Commit 6225e937 authored by Christoph Lameter's avatar Christoph Lameter Committed by Linus Torvalds
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Quicklists for page table pages

On x86_64 this cuts allocation overhead for page table pages down to a
fraction (kernel compile / editing load.  TSC based measurement of times spend
in each function):

no quicklist

pte_alloc               1569048 4.3s(401ns/2.7us/179.7us)
pmd_alloc                780988 2.1s(337ns/2.7us/86.1us)
pud_alloc                780072 2.2s(424ns/2.8us/300.6us)
pgd_alloc                260022 1s(920ns/4us/263.1us)


pte_alloc                452436 573.4ms(8ns/1.3us/121.1us)
pmd_alloc                196204 174.5ms(7ns/889ns/46.1us)
pud_alloc                195688 172.4ms(7ns/881ns/151.3us)
pgd_alloc                 65228 9.8ms(8ns/150ns/6.1us)

pgd allocations are the most complex and there we see the most dramatic
improvement (may be we can cut down the amount of pgds cached somewhat?).  But
even the pte allocations still see a doubling of performance.

1. Proven code from the IA64 arch.

	The method used here has been fine tuned for years and
	is NUMA aware. It is based on the knowledge that accesses
	to page table pages are sparse in nature. Taking a page
	off the freelists instead of allocating a zeroed pages
	allows a reduction of number of cachelines touched
	in addition to getting rid of the slab overhead. So
	performance improves. This is particularly useful if pgds
	contain standard mappings. We can save on the teardown
	and setup of such a page if we have some on the quicklists.
	This includes avoiding lists operations that are otherwise
	necessary on alloc and free to track pgds.

2. Light weight alternative to use slab to manage page size pages

	Slab overhead is significant and even page allocator use
	is pretty heavy weight. The use of a per cpu quicklist
	means that we touch only two cachelines for an allocation.
	There is no need to access the page_struct (unless arch code
	needs to fiddle around with it). So the fast past just
	means bringing in one cacheline at the beginning of the
	page. That same cacheline may then be used to store the
	page table entry. Or a second cacheline may be used
	if the page table entry is not in the first cacheline of
	the page. The current code will zero the page which means
	touching 32 cachelines (assuming 128 byte). We get down
	from 32 to 2 cachelines in the fast path.

3. x86_64 gets lightweight page table page management.

	This will allow x86_64 arch code to faster repopulate pgds
	and other page table entries. The list operations for pgds
	are reduced in the same way as for i386 to the point where
	a pgd is allocated from the page allocator and when it is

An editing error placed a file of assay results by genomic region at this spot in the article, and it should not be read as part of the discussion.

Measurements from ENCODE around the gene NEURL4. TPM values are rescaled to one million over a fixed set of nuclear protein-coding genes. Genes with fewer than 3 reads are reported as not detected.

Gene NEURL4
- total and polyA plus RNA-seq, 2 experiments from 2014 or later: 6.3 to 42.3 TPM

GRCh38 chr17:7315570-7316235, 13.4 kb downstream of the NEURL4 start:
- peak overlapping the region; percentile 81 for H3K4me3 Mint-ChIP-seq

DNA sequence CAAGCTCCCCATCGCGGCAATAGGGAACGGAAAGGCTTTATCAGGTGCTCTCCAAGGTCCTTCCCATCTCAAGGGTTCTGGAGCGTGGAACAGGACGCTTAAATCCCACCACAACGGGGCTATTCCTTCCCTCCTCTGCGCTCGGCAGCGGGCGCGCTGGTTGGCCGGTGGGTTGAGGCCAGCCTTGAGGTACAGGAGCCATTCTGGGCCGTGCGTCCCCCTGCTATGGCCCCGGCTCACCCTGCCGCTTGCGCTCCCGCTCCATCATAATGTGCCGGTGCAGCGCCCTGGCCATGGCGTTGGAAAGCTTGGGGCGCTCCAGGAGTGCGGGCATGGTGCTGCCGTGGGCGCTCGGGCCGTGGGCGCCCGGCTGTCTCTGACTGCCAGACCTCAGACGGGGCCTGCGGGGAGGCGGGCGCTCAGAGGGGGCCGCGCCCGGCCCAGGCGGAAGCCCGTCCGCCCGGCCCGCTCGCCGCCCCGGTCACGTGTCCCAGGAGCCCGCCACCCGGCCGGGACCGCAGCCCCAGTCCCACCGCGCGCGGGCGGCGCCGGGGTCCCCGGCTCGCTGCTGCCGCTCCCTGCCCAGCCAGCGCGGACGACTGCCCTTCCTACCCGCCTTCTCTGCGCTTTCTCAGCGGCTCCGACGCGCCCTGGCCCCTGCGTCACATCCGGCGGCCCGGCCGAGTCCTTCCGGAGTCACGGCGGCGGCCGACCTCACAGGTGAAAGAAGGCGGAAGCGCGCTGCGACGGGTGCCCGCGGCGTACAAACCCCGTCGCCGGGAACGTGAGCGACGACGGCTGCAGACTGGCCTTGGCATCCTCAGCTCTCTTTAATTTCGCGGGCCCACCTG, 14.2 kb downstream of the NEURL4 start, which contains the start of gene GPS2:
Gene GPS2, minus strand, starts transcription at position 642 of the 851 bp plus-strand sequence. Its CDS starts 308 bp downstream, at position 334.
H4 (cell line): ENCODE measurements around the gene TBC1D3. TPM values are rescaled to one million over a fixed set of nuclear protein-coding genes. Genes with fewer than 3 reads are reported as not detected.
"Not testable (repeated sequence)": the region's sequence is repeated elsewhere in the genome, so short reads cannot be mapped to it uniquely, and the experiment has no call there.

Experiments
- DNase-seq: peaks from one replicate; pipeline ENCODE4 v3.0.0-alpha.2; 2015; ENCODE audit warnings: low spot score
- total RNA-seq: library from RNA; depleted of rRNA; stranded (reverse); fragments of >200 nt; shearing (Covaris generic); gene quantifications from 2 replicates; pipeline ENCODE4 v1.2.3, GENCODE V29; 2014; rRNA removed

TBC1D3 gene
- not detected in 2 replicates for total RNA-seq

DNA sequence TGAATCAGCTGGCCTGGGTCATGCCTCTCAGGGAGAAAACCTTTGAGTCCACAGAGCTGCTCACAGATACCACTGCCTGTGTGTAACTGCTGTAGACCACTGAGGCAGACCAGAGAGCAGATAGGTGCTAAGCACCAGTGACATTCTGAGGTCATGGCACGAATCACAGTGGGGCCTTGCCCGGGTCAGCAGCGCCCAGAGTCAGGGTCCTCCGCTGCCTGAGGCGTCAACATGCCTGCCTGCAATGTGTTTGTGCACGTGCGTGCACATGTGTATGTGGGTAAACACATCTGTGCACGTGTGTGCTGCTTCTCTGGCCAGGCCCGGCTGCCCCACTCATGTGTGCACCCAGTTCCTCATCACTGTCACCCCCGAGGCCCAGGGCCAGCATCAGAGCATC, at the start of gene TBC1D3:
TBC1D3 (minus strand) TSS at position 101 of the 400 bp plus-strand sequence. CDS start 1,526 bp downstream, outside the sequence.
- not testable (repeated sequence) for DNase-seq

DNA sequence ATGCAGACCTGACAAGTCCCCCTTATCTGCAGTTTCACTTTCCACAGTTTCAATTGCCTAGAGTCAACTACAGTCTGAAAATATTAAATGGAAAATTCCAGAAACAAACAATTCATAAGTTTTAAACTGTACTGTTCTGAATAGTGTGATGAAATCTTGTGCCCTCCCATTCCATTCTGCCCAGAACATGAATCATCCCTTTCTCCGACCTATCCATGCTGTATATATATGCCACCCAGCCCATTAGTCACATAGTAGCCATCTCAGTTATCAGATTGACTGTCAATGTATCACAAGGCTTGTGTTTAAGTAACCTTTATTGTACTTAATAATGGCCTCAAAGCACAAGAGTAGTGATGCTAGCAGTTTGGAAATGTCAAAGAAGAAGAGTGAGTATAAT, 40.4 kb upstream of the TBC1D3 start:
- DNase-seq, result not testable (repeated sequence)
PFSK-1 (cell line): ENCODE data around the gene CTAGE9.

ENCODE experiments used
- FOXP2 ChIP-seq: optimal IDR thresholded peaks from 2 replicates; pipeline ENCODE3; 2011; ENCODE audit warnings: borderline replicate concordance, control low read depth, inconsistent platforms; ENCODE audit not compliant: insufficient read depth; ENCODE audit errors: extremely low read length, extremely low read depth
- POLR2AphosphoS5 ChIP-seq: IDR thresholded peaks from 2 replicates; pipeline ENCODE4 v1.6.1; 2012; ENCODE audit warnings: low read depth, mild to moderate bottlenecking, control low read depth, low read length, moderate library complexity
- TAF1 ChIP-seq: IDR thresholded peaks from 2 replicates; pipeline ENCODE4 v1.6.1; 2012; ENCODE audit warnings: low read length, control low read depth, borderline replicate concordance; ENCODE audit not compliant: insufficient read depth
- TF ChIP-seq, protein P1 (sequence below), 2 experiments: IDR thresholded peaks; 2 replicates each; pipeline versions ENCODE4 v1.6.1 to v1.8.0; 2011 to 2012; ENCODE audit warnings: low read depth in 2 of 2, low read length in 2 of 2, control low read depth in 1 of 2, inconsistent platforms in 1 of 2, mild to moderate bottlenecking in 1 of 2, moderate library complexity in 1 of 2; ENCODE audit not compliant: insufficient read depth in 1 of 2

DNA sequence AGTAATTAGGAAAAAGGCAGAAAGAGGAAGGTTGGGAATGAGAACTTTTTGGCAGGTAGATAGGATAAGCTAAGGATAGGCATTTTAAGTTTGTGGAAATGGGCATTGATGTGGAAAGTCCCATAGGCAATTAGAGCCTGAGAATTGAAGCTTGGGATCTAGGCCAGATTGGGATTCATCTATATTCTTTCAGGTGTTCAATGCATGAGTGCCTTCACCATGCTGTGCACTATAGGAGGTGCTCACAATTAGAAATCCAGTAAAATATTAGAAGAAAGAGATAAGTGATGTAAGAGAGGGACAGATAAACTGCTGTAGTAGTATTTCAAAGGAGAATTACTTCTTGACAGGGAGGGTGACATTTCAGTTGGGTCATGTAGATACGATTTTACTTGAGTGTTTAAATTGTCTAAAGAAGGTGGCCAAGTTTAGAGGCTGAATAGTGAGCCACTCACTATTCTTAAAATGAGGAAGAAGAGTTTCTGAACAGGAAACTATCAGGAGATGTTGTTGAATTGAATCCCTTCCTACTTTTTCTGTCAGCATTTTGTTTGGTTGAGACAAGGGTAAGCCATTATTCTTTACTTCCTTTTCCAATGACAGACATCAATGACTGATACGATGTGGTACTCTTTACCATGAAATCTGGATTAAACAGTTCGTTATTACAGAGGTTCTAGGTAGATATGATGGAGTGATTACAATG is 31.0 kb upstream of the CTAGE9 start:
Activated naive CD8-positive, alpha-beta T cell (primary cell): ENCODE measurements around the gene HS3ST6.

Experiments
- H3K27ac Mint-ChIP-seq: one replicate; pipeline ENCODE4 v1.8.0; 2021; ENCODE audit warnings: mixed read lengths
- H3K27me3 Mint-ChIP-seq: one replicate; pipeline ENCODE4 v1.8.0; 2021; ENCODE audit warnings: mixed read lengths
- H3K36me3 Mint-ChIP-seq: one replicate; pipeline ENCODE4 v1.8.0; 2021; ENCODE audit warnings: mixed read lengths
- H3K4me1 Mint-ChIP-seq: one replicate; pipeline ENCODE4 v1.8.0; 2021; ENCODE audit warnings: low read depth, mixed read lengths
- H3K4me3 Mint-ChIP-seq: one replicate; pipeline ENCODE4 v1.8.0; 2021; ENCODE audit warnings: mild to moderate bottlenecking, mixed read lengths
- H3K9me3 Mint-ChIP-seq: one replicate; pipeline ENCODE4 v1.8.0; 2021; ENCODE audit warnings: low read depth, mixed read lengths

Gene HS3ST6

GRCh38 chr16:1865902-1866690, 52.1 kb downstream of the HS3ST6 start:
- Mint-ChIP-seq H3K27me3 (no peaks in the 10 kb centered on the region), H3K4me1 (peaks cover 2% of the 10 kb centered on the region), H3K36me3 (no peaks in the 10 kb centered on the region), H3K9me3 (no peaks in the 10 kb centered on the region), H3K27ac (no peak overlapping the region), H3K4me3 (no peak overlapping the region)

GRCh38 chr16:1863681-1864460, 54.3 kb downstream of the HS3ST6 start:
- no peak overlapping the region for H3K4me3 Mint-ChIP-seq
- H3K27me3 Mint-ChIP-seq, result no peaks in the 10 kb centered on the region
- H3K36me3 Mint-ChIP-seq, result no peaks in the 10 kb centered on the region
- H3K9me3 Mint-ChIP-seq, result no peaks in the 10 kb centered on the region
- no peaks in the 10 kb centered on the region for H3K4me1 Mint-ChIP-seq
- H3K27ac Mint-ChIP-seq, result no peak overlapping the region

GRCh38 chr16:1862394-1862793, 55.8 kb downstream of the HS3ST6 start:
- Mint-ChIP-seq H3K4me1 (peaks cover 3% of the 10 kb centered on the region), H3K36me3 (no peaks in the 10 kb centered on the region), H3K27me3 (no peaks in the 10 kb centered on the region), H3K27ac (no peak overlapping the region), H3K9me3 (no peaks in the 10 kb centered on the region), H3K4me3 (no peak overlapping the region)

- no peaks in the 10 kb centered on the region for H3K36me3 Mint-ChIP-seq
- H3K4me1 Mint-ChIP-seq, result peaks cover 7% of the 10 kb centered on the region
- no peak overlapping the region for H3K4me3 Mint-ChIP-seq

freed back to the page allocator. A pgd can pass through
	the quicklists without having to be reinitialized.

64 Consolidation of code from multiple arches

	So far arches have their own implementation of quicklist
	management. This patch moves that feature into the core allowing
	an easier maintenance and consistent management of quicklists.

Page table pages have the characteristics that they are typically zero or in a
known state when they are freed.  This is usually the exactly same state as
needed after allocation.  So it makes sense to build a list of freed page
table pages and then consume the pages already in use first.  Those pages have
already been initialized correctly (thus no need to zero them) and are likely
already cached in such a way that the MMU can use them most effectively.  Page
table pages are used in a sparse way so zeroing them on allocation is not too

Such an implementation already exits for ia64.  Howver, that implementation
did not support constructors and destructors as needed by i386 / x86_64.  It
also only supported a single quicklist.  The implementation here has
constructor and destructor support as well as the ability for an arch to
specify how many quicklists are needed.

Quicklists are defined by an arch defining CONFIG_QUICKLIST.  If more than one
quicklist is necessary then we can define NR_QUICK for additional lists.  F.e.
 i386 needs two and thus has

config NR_QUICK
	default 2

If an arch has requested quicklist support then pages can be allocated
from the quicklist (or from the page allocator if the quicklist is
empty) via:

quicklist_alloc(<quicklist-nr>, <gfpflags>, <constructor>)

Page table pages can be freed using:

quicklist_free(<quicklist-nr>, <destructor>, <page>)

Pages must have a definite state after allocation and before
they are freed. If no constructor is specified then pages
will be zeroed on allocation and must be zeroed before they are